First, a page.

What we say and do matters

A new video provided by the Alzheimer’s Association, Ouch! That Hurts, presents a variety of scenarios with people flippantly spewing out words generally with no malicious intent in mend. These “innocent” words, however, are not always innocently received or kindly received. While we may joke about forgetfulness and “old-timers”, when one is caught in the throes of Alzheimer’s and other dementias, there is little to laugh about. I don’t mean that we cannot chuckle at aspects of a horrendous situation, knowing that the only alternative is a flood of tears, but we do need to remain mindful of the tragedy of cognitive decline.

People will explain how they don’t go see Grandma anymore because “she just mutters” or Uncle Ben “smells like old socks” or Dad is not interested in any form of conversation because he “just doesn’t get it – we have nothing in common.” Yep, it can be frustrating to have a loved one melt before our eyes, disappear into the depths of loss and confusion, but inside of each one, I believe, love resides. We just have to persevere to reach into the pockets of understanding that remain. A hug, a pat, a kiss, a smile can work wonders to lighten the soul.

A story was related to me about a dear friend who is in early to mid-stage Alzheimer’s disease. I guess he will be in the midst of a recollection, lose a train of through, stumbled on words and then mumble before melting into quietness, perhaps with the hope of oblivion, and eventually he dissolves into tears. To me, the first steps described might happen to any one of use. Our minds are busy, our thoughts are overflowing, and often we are stuffed with stress, worries, and other delightful aspects of everyday living. We are busy. But the last, the tears, indicate that flash of knowing, that milli-second of realizing that all is not well. A similar situation happened with my sister. Although her stories may have meandered with no clear point and no beginning or probable ending, the tears, the sobs, spoke volumes for the mental loss she suffered. Her breakdowns became more and more prevalent in mid-stage Alzheimer’s, then later all flashes of cognition disappeared and all that lingered was a down-turned smile, vacant, non-reflecting eyes, and profound emptiness. My sister existed and yet she was gone. She exchanged her tears for a void. So quiet; so alone; so lost to those who loved her.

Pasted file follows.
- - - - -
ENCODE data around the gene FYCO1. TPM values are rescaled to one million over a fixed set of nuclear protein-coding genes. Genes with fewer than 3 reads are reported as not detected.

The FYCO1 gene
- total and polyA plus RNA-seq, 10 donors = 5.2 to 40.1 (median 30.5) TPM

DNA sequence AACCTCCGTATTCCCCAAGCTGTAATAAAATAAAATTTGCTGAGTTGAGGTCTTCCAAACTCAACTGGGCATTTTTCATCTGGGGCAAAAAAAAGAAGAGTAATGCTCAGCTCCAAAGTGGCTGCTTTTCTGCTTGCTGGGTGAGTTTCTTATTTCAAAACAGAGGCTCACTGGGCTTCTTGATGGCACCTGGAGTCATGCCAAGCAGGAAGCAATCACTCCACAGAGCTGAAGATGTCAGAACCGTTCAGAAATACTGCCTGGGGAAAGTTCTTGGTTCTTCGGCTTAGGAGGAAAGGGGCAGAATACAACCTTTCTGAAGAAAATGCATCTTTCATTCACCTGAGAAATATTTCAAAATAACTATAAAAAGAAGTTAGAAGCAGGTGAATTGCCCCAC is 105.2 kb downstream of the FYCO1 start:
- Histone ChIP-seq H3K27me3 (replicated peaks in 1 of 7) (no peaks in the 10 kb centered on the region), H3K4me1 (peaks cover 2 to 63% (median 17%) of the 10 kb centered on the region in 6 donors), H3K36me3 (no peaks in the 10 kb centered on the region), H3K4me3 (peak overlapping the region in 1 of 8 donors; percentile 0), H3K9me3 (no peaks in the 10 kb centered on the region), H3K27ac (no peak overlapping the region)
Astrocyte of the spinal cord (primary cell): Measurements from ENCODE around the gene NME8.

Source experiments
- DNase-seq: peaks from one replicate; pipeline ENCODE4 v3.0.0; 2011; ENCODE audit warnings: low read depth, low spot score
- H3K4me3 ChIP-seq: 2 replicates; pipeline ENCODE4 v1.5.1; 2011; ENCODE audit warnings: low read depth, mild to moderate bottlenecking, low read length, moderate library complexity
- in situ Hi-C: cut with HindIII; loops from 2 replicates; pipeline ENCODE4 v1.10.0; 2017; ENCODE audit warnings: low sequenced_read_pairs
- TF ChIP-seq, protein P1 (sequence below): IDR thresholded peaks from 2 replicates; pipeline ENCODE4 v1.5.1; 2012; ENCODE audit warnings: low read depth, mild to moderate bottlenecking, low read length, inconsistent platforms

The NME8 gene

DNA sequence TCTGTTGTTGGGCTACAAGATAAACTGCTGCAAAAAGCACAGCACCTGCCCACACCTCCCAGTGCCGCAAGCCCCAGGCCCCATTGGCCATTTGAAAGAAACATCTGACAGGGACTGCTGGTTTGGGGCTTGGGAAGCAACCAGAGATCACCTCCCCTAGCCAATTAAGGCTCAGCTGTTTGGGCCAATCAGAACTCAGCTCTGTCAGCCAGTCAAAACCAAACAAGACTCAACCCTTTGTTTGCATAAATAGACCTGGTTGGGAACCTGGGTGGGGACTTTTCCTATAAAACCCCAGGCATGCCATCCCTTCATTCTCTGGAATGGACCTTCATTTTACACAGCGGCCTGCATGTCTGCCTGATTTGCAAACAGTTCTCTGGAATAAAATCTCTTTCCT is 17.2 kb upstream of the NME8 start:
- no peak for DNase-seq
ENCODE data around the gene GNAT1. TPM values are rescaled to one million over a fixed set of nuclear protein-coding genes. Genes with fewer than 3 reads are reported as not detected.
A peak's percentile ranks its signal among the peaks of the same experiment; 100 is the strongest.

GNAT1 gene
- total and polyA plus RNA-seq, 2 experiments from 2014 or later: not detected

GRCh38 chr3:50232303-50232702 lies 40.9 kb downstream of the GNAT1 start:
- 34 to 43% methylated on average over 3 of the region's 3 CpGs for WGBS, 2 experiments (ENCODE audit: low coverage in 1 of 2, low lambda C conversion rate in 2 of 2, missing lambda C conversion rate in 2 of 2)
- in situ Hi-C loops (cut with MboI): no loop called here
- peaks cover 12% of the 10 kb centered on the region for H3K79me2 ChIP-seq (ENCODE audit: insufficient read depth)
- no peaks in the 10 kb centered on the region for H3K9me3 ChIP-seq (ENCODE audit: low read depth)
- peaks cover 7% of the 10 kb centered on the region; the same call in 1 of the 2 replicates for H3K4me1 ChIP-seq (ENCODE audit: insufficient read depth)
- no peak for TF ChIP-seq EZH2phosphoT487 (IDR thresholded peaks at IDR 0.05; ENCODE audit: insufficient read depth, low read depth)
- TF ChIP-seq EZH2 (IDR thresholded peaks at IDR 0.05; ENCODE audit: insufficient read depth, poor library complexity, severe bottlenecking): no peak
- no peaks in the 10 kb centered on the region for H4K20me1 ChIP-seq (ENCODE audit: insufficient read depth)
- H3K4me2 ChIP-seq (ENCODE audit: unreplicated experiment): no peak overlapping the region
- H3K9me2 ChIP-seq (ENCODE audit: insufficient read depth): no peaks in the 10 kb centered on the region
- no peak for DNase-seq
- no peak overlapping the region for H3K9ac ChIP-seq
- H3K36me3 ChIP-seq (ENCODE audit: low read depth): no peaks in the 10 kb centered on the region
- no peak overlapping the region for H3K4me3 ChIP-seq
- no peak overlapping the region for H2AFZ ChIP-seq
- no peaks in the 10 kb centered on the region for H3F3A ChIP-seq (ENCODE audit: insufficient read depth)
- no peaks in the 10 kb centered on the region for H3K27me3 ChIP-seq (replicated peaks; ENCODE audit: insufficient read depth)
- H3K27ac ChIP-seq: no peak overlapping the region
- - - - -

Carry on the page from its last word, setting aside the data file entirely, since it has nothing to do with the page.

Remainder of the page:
When a loved one enters this dark stage which may last 5, 10, or 15 years, we may fill in the gaps of conversation with chatter, we may divert confusion with well-meant distractions, we may chuckle to encourage a smile and to keep ourselves from mental and physical collapse. We may do anything to avert the pain that bleeds from this devastating disease. We may giggle inappropriately; we may run and hide; we may lie; we may curse and deny. Any of these alone or in combination are simply a way to survive.  And now you know why I worry so much about my caregivers.

Most caregivers do not sign up to be long-term care providers – circumstances just bring us to the position. Some people are naturals, they sense when to step in, when to side-step, and when to retreat. They can cook, clean, arrange, drive, listen, and seem to never lose a stride. Others are frightened and though willing to help out on Friday afternoons or every other Tuesday, they do what they can but cannot grab the reins full-time. And then there are people who are unable or unwilling to accept the personal care of someone else. No judgment, no criticism. They just can’t. All categories happen, can often be explained, and are simply what occurs. We are fortunate to have our local Humboldt Volunteer Hospice, paid and volunteer caregivers, families and friends who seek training so that they can better attend to the needs of a loved one, and why we have twice monthly respite with Wellness, Art, and Music. So many have the capacity of love and thoughtfulness. 

I encourage you to look for ways to help someone else, to relieve the caregiver, to bring a meal to a broken family, to smile and offer a friendly hand. The gratefulness of others builds power, esteem, and character.